Super Bowl Ticket Prices Down and Could Drop Even More | NECN

Super Bowl Ticket Prices Down and Could Drop Even More

Fans in Texas have bought 38 percent of the tickets at StubHub, and not surprisingly, fans from Georgia (14 percent) and Massachusetts (13 percent) are second and third

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    Super Bowl Ticket Prices Down and Could Drop Even More
    AP
    New England Patriots running back James White, left, tries to dislodge the ball from running back Dion Lewis, right, in a ball security drill during practice on Jan. 26, 2017, in Foxborough, Mass.

    Looking for a ticket to Super Bowl 51 in Houston on Feb. 5?

    Don't buy it now if you want to get the best price.

    The average price for tickets to the matchup between the Atlanta Falcons and New England Patriots is already down 9 percent from last year's game, according to ticket reseller StubHub. And they are expected to drop even more in the days leading up to the game.

    "I wouldn't be surprised if the average ticket price drops another $500-600 as the week goes," said Glenn Lehrman StubHub's global head of communications.

    The average price for a ticket at StubHub on Friday was $4,945 with the cheapest ticket going for $2,499 and the most expensive one sold to date going for a whopping $15,432.

    Prices at Vivid Seats, another ticket reseller, were similar with an average price of $4,510 and the least expensive ticket going for $2,795, and TicketCity had an average price of $4,375.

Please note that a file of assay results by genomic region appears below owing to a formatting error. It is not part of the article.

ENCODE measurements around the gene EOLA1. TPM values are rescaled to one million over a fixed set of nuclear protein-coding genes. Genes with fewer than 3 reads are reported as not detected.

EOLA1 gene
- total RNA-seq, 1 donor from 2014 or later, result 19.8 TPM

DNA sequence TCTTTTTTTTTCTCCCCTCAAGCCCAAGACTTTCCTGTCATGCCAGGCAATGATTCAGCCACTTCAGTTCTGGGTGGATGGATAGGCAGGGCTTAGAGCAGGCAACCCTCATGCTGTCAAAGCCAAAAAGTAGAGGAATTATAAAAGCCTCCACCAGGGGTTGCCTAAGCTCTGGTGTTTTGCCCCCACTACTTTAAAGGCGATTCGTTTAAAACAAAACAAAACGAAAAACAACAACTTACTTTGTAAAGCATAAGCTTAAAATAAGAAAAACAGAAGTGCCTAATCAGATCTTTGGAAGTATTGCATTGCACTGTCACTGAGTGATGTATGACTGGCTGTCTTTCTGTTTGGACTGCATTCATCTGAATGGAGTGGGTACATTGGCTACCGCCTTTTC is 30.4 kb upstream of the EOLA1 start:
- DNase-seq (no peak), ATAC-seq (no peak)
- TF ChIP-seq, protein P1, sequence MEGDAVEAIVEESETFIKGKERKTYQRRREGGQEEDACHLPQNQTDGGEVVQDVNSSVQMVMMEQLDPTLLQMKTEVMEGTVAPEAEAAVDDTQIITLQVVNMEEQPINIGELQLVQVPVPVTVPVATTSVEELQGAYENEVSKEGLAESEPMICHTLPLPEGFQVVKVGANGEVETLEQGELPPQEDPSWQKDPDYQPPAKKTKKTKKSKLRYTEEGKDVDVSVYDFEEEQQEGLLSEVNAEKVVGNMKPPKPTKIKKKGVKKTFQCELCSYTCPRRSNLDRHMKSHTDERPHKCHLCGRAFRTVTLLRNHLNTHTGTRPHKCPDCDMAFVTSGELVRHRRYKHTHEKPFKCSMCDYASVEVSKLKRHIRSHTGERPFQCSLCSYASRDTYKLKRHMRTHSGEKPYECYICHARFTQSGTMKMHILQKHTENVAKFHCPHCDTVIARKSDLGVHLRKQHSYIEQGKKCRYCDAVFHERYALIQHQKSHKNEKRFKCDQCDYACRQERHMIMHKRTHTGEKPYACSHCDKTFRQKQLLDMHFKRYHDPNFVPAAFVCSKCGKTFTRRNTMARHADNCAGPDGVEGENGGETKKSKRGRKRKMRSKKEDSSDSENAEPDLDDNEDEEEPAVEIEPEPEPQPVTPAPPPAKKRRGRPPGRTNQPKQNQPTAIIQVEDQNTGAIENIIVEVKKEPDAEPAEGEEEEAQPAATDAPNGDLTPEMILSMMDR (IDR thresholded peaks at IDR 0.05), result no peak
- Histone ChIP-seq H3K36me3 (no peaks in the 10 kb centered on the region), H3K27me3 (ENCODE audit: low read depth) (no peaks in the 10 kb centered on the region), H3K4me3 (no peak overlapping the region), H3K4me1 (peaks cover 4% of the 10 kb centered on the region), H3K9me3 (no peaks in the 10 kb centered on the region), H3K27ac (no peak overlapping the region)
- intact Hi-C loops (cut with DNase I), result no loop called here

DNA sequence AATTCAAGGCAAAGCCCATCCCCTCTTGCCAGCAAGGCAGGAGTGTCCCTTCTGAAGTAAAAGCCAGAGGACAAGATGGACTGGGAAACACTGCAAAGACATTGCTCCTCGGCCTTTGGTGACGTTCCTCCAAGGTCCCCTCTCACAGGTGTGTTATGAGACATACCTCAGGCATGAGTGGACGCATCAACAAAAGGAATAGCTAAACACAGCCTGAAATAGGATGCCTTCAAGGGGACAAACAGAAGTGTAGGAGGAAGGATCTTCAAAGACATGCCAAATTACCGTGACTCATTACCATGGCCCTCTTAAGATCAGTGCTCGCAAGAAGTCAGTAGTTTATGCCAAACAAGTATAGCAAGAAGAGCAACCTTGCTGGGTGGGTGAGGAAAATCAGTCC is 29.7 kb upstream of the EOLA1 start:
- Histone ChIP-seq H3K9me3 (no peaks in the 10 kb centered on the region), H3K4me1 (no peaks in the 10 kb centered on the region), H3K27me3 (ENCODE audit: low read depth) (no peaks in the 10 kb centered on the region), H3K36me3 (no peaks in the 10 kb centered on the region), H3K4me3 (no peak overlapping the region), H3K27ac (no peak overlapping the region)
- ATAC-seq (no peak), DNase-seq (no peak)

When tickets first hit the market they were much more expensive mostly because many thought the Dallas Cowboys would be in the big game.

    Things changed quickly when they were eliminated by the Green Bay Packers in the NFC divisional round, dropping ticket prices by close to a third.

    "Tickets initially were pretty expensively priced because there was the anticipation that the Cowboys might be in the Super Bowl. So that kept the ticket prices high," Lehrman said.

    "And now usually in the first week (after teams are set) you see the tickets purchased by traveling fans, and once they've purchased the remaining inventory is usually left to the host city.

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    "And those tickets will come down in price just because local fans probably aren't going to pay that much of a premium to see a team that they really don't have a rooting interest for."

    Fans in Texas have bought 38 percent of the tickets at StubHub so far, and not surprisingly, fans from Georgia (14 percent) and Massachusetts (13 percent) are second and third.

    Lehrman said they expected buyers from Massachusetts to far outweigh those from Georgia, but that hasn't been the case so far.

    While the top three states for tickets sales aren't surprising, there's plenty of interest in tickets to the game from unexpected areas.

    "We're seeing more international sales this year than we've ever seen before," Lehrman said. "So 10 percent of the sales for this year's game have come from outside of the U.S.

    "As you'd expect Canada is the most, but Mexico represents almost 3½ percent of people who have bought tickets, Canada is around 4 and then there are about 13 other countries that have bought tickets to this game including Hong Kong and the U.K. and South America. So it really speaks to the globalization of the sport that people are traveling from so far to see it."